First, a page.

Friday, 29 May 2015
Lila by Marilynne Robinson
2 out of 5 stars
Lila is an orphan. Her story starts when she is rescued by Doll. The adventure that these women embark upon – struggling for survival in post-Depression United States is narrated, concurrently with Lila’s ending – which is in Gilead with elderly preacher John Ames.
I listened to this book on Audible, and found the story disjointed – the order jumping without rhyme or reason. It left me frustrated and at times, confused, and reluctant to continue.
Lila is born to atheists, and there is not much hope evident in her early years, which means that she comes to the Calvinist doctrines that Ames proposes more than a little jaded. The writing is beautiful – the prose exceptional, and it was for this reason that I persevered. Also worth reading was the gentle, warm relationship that blossoms slowly and surely – I found that beautifully told.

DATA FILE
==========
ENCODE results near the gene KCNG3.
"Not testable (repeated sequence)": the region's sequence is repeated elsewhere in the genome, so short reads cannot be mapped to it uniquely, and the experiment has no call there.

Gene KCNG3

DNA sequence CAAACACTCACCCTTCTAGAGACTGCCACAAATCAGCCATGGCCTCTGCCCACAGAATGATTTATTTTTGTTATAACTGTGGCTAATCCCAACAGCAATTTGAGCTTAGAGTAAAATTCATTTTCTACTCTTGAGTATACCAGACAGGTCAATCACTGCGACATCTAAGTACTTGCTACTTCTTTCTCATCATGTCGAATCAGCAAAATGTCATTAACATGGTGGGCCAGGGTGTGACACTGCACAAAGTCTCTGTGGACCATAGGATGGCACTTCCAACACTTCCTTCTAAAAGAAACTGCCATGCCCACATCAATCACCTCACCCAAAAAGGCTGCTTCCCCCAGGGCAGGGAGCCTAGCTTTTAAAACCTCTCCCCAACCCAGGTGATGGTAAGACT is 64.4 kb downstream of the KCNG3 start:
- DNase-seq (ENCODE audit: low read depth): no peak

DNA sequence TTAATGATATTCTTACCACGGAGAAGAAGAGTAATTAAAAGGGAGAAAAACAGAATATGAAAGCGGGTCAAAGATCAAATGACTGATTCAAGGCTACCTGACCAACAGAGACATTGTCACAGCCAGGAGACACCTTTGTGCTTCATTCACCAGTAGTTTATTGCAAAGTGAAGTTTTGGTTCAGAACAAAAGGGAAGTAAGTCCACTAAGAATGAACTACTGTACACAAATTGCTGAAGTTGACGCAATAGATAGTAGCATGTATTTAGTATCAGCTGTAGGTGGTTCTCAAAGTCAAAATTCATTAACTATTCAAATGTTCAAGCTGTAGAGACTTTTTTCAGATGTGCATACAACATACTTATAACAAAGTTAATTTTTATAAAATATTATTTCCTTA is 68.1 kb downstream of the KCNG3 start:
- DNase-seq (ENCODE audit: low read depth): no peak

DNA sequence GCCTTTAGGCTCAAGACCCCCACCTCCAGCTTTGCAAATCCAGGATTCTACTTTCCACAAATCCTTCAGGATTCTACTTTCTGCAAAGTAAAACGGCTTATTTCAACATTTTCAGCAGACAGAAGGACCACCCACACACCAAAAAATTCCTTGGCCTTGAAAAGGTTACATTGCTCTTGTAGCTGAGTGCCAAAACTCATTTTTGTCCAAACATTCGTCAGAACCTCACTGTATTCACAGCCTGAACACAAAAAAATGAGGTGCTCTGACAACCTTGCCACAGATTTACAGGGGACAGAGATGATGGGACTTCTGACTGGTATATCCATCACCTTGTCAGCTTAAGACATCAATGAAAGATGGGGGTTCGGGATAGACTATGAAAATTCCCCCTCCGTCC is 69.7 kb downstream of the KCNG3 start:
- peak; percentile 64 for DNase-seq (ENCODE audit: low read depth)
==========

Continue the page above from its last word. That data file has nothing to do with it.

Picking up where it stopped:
As another reviewer (Douglas Wilson) put it: “While Lila was interesting, the narrative got a bit lost in the brambly hedges of the MidWest countryside, along with the theology.”
You will like this book if you enjoy authors like Jane Smiley (see my review of Some Luck) and other rambling stories of life in the mid-West.
You may also enjoy...Some Luck by Jane Smiley or The last Road Trip by Gareth Crocker
Here are all my reviews and recommendations.
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I picked this up at a sale - what a waste of R29....
Agree with you Heidi. I couldn't believe it made the long list for the Booker prize this year. I'm done with these rambling American tales.
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